Well-being of Future Generations (Wales) Bill


Evidence to the National Assembly Environment & Sustainability Committee

Prof Calvin Jones, Cardiff Business School                                       9/9/14



Following is a summary of my thoughts and concerns regarding the Well-being of Future Generations (Wales) Bill (hence FGB) as set before the Assembly in July 2014. My (brief) evidence draws on some 25 years of advising policymakers in Wales, and undertaking academic research on, economic development here, focussing particularly on energy, sustainable development, tourism and sport.

I have been unable to restrict myself to a critique of the Bill in isolation, despite the thrust of your inquiry, for reasons that will become clear.


The Bill

In common with many other Welsh Government documents, strategies and policies the FGB is very good at outlining the principles for action and broad objectives (here largely for partner and to-be-created organisations and structures). It is very good on saying what will be done. What requires significant development (and quickly) are a number of areas:

(1)   Conflicts and Synergies – The objectives outlines in Table 1 of the Bill are interrelated, in interesting and complex ways. The actions an Authority might take to make Wales/a locality more ‘resilient’ may actually reduce ‘prosperity’ (encouraging use of more expensive but more local resources is a good example of this). There is no appreciation in the Bill (or in any wider Government policy) that these tensions exist. Table 1 just presents a list of ‘things we’d like’ with no appreciation that they are dimensions of the same socio-environmental landscape.

(2)   Coherence - There is no guidance on how overall coherence in movement towards objectives will be enabled. As, presumably, organisations will ‘self-select’ their area of concern and tools, there exists significant opportunity for organisations to hamper each other’s progress. For example, Organisation A might construct (say) a new road or opencast mine in pursuit of its prosperity objective that impacts negatively on other organisations health or quality of life objectives in the same area.

(3)   Supporting Conceptual Framework – The above issues arise from the lack of any framing understanding of how Wales ‘works’ and how the economy, society and environment interact. The glacial progress toward an Ecosystems Services approach to policymaking might help here, but I suspect it may be way too late.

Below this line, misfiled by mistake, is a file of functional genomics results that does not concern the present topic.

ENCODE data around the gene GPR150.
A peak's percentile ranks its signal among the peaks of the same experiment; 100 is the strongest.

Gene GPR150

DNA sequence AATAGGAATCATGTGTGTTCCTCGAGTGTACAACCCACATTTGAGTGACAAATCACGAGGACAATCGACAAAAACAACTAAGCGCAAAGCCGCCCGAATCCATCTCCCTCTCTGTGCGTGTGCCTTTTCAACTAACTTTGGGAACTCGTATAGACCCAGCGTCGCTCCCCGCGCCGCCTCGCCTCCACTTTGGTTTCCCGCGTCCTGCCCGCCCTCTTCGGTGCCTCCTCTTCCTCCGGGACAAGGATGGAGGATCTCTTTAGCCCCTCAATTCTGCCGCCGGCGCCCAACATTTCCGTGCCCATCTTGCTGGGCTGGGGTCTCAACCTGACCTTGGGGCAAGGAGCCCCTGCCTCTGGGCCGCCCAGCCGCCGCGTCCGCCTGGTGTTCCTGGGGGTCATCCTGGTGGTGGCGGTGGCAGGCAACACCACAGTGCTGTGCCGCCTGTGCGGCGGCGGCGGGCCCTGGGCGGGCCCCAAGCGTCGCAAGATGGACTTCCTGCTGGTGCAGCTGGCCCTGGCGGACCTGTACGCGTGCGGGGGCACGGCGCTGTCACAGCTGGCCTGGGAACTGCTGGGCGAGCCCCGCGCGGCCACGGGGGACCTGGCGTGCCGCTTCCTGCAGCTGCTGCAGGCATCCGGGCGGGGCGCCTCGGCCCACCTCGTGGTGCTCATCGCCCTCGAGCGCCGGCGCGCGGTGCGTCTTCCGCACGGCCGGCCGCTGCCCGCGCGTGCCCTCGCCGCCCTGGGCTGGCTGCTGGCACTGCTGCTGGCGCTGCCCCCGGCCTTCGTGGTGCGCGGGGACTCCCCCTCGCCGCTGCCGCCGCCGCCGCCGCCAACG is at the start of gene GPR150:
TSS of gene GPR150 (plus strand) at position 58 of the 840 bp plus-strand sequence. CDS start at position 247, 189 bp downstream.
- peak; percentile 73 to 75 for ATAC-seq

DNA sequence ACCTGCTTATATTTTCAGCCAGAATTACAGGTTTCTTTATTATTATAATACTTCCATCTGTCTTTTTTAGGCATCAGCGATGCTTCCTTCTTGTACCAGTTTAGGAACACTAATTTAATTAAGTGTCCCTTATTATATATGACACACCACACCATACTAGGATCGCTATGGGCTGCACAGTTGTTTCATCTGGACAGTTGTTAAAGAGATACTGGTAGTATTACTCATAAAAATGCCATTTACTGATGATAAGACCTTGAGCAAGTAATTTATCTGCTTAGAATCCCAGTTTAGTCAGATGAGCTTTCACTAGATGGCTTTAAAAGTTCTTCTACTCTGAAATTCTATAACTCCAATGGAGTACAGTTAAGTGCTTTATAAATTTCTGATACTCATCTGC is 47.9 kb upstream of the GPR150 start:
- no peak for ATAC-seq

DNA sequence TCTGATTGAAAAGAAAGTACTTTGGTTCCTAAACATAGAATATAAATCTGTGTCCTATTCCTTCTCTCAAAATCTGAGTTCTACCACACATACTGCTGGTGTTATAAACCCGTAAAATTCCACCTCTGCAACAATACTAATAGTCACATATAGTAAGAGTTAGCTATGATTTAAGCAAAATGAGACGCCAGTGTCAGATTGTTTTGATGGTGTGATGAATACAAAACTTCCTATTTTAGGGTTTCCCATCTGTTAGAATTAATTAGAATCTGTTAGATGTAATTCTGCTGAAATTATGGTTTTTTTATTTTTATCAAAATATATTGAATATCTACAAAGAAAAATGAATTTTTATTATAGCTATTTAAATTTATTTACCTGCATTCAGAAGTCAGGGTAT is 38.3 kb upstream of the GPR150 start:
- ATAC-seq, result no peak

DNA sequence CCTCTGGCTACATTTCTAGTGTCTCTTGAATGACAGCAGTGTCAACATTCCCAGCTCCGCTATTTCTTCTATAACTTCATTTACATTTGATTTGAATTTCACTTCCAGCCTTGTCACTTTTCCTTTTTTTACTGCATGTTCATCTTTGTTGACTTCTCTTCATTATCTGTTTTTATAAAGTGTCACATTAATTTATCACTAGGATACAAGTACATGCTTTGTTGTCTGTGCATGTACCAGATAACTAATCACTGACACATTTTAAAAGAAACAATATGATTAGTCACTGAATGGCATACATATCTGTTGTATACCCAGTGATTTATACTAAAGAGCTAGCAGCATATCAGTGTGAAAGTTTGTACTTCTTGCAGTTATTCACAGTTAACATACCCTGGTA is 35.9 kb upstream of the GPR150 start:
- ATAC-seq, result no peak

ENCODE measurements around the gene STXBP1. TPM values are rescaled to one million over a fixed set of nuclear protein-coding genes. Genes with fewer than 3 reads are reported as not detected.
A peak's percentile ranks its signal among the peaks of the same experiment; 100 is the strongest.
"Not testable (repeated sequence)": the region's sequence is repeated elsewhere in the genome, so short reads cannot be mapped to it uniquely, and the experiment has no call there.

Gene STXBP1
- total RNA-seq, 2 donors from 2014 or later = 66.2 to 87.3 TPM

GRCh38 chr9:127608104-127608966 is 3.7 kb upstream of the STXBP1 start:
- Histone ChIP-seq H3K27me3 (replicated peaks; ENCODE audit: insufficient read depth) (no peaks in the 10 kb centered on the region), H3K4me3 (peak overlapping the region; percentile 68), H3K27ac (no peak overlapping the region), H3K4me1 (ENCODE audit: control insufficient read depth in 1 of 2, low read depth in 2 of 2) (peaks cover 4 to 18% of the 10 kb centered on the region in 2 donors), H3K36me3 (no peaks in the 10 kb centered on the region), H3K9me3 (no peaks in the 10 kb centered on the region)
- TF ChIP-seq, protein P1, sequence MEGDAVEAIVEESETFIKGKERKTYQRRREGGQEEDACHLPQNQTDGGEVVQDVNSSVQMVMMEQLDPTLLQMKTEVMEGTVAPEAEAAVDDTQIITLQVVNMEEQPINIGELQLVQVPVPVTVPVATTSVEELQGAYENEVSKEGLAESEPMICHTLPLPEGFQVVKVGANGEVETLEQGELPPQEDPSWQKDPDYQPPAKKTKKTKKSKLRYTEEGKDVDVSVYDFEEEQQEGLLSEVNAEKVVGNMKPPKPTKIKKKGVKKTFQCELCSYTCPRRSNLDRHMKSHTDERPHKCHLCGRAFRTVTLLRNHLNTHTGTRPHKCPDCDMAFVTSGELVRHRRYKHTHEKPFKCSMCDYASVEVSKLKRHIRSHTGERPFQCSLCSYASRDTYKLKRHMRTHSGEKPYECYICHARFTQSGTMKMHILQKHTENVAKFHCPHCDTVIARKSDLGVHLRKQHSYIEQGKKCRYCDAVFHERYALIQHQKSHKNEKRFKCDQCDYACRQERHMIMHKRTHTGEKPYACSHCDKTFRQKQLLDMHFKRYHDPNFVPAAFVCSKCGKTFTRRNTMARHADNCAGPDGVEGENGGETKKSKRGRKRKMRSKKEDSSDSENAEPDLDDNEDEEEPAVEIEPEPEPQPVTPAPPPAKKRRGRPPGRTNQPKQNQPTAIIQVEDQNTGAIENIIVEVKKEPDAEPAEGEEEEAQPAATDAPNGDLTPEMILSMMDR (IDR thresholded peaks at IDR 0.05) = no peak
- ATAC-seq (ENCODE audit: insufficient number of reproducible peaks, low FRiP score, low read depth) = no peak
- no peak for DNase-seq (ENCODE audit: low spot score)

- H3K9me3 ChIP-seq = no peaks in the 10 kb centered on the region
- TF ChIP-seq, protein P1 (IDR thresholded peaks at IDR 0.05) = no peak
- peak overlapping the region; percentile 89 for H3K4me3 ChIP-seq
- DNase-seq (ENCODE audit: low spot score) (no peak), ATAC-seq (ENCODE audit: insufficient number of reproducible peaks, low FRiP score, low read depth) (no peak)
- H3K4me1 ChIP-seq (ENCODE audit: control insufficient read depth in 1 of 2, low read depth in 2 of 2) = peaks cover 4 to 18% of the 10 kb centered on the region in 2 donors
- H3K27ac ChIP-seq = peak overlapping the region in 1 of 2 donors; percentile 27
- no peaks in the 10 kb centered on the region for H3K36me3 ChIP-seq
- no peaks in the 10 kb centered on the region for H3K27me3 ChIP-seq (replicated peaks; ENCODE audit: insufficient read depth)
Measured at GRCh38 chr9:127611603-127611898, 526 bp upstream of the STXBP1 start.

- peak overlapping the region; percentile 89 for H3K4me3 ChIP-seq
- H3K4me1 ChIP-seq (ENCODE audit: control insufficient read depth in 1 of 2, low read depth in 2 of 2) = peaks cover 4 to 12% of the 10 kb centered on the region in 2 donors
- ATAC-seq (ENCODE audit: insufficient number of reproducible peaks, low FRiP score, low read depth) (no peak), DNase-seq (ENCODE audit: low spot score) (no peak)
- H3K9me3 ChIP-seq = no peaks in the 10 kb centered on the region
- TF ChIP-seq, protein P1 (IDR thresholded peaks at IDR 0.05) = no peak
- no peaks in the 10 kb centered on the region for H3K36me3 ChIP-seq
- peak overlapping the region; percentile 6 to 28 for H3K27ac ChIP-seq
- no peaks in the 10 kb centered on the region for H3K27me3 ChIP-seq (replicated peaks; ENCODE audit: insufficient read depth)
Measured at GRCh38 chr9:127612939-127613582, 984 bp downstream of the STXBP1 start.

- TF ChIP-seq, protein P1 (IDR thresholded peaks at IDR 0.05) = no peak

(4)   Timescales – Setting future wellbeing objectives for/within a Ministerial term is baffling. This gives no certainty for partner organisations or any space to enable transformative change. If this process cannot, somehow, be made independent of the electoral cycle it is hardly worth the candle.

(5)   ‘Quality Assured’ Approach – The FGB laudably devolves responsibility for goal setting to partner organisations, but there is no indication of the origin and level of resources that will be allocated to ensure these organisations can undertake the complex evidence gathering (in terms of scenario building and futures as well as surveys) to ensure their objectives are reasonable, sustainable and practical. Without this extra evidence, one suspects that FGB requirements will be moulded into existing organisational objectives and result in little change in activity in reality. The Commissioner seems to be available only to scrutinise national indicators, but is she is to scrutinise all FGB plans and objectives, this will require a substantial office

(6)   Future Trends - Related to above Section 12, future trends report for Welsh Ministers, it is worth noting that the dedicated ‘horizon scanning’ capacity in Wales consists of one dedicated academic. One suspects that the default here will be to procure these reports commercially with therefore zero capacity building or increased engagement with/understanding of with the reality of environmental and economic change on the part of civil servants or Ministers

(7)   Sanctions – Nowhere here is there any indication of the sanctions facing Chief Executives or Ministers who fail in the duty of the Bill, or who fail to deliver their own wellbeing objectives. If failure here does not clearly lead to negative personal/career outcomes for responsible persons, there will be little incentive to upset applecarts and make real progress.